My main question was not so much “Barb vs. her challengers” as “Phillipe vs. Stephanie.” Both Phillipe Cunningham and Stephanie Gasca are progressives with some interesting credentials and endorsements. Stephanie Gasca is endorsed by Take Action MN (which I did not find on her site, but found on theirs); Phillipe is endorsed by various DFL subgroups and Ilhan Omar. Stephanie Gasca is a former Wellstone Fellow; Phillipe has worked in the Mayor’s office.
Overall, however: Phillipe Cunningham seems to have a lot more relevant experience, and it shows. I found a debate from a couple of nights ago and watched (well, listened) to a chunk of it. FYI, if you don’t want to sit through the whole thing, there are a bunch of questions about affordable housing at 41 minutes in, and a bunch of questions about police-community relations 1 hour 10 minutes in. The thing that struck me about this was that while Stephanie and Phillipe were mostly pointing at the same problems, Phillipe had a lot more ideas for solutions.
One of the really interesting bits in that debate was in the police-community relations section (1:22). The candidates were told that Janeé Harteau had complained that she had on many occasions fired problem officers, only to be forced to hire them back; how would they deal with this?
Phillipe was the first to tackle this question and talked about the problems created by the police union contract, noting that negotiations on this contract were shrouded in complete secrecy, and the provisions of the contract tended to be pretty complicated and hard to understand; he said he wanted to fight for transparency in this negotiation process, because it was so important to being able to hold bad cops accountable.
Barb then said that she wanted to correct some misinformation, and that the arbitration process was part of state law, PELRA (the Public Employees Labor Relations Act), and also it was not true that the contract negotiations were secret: during the last set of negotiations, they were open to the public: “The public could have attended any time that they cared to. It was an open process.”
I was typing notes as I listened, and at that point I wrote, “When was this? why did no one go? I sure as hell think people would have gone if they’d known about it.”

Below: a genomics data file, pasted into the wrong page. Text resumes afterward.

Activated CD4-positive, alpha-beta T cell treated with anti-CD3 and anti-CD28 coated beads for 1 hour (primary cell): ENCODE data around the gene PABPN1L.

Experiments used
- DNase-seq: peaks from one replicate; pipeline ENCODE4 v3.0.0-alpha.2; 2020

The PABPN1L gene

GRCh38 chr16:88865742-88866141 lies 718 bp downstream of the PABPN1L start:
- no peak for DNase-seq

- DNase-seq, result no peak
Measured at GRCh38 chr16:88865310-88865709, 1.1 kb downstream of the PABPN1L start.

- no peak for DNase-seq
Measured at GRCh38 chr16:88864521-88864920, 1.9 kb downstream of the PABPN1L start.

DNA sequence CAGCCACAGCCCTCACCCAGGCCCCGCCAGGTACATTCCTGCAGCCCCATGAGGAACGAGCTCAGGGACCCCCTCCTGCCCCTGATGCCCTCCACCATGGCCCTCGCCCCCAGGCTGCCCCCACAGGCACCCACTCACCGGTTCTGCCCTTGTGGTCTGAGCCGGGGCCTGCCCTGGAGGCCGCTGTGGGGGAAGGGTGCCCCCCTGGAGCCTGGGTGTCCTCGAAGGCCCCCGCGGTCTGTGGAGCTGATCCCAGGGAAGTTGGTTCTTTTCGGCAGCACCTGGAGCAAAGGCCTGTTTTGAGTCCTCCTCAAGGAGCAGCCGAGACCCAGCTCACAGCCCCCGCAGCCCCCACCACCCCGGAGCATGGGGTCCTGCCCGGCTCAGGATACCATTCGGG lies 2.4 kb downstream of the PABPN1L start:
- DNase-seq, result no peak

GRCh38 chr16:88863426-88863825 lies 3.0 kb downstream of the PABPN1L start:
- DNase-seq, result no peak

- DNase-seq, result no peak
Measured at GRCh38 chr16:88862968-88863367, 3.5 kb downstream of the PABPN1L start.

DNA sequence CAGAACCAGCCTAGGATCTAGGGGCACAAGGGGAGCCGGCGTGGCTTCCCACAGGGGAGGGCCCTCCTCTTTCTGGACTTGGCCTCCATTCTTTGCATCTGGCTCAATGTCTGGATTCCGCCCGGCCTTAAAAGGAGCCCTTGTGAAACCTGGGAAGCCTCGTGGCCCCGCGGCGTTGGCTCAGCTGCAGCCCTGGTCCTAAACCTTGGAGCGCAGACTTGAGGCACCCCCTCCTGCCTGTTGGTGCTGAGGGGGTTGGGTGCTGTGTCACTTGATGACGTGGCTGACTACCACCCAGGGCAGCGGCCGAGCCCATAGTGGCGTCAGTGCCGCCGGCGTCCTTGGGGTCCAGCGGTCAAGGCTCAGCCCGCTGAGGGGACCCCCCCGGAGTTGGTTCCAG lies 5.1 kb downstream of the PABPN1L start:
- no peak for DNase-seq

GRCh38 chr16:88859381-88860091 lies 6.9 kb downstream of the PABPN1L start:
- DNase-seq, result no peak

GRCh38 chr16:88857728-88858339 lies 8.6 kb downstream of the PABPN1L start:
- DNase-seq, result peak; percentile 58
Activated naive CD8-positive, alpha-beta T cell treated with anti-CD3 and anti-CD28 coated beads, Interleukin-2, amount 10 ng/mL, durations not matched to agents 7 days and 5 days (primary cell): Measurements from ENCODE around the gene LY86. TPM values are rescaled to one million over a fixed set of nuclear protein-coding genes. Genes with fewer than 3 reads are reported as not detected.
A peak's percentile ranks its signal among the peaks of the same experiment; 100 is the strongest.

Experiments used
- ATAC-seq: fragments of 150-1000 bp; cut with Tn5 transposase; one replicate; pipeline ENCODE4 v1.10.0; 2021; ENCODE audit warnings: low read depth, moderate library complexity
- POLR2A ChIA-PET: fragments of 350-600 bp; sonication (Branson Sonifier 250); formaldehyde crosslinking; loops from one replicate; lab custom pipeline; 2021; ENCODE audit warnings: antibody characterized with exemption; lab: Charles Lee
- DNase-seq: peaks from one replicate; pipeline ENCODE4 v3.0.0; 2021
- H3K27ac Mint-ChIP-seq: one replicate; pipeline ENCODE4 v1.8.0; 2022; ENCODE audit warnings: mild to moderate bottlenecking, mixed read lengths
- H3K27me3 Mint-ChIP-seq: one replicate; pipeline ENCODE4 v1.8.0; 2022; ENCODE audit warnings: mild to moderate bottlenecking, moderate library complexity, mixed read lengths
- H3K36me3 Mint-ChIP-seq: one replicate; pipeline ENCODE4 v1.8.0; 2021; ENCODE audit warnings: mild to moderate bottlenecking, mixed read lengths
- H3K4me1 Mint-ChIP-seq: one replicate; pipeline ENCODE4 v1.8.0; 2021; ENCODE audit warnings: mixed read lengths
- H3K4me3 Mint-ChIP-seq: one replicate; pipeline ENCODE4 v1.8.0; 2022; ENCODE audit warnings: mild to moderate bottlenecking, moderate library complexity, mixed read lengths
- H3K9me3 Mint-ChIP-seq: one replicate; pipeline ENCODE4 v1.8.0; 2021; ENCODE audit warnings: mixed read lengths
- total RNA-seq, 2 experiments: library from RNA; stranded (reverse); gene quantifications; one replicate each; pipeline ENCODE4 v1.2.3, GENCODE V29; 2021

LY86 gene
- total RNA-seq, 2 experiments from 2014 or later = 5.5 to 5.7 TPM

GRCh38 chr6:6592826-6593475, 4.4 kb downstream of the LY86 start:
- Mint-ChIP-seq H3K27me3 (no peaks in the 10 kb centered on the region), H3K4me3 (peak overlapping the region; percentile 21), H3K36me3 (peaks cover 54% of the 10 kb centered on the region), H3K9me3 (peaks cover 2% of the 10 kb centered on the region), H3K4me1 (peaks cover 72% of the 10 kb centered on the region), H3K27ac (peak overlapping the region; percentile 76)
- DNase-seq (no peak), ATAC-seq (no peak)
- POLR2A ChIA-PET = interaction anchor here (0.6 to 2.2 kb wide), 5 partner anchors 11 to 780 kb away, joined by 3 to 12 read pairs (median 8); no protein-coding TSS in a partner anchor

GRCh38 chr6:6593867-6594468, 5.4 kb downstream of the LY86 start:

She got a followup question about how, then, she would deal with this issue. (Like, okay, if it’s state law, are you … talking with our legislators about this?)
Her response managed to be both meandering, and maddening. She told this confusing anecdote about an officer who was fired twice, and then said, “We certainly can address state law change if we felt PELRA was putting us into a position of having to take back officers that we didn’t want to keep…it isn’t on our agenda right now.” Really? Why is it not on your (collective your) agenda, if it’s state law that’s preventing us from firing officers who need to be fired?
Gasca spoke next, and asked why no one she knew had heard about these negotiations being open to the public, if they were? And Cunningham got a followup (for the “so, is the issue here the union contract, or state law?”) issue and he also raised this: “I had no idea the negotiations were open. Did any of you?” (I heard a couple of “no” responses from the audience.) He maintained an upbeat, even tone through the whole forum but I think this set of responses really put him to the test. He pointed out that Barb Johnson had helped to get a state law changed in order to install a natural-water pool at Webber Park, and added, “People are not happy with how the police are interacting with our community. We’re met with a brick wall.”
Anyway, I’ve linked to the video of the debate for those who’d like more information but I would SOLIDLY rate Philippe Cunningham #1, Stephanie Gasca #2 in Ward 4 of Minneapolis.
Oh, forgot to talk about the Libertarian. She was at the debate and clearly out of her depth on pretty much every topic. Her website is a Facebook page. I linked to it.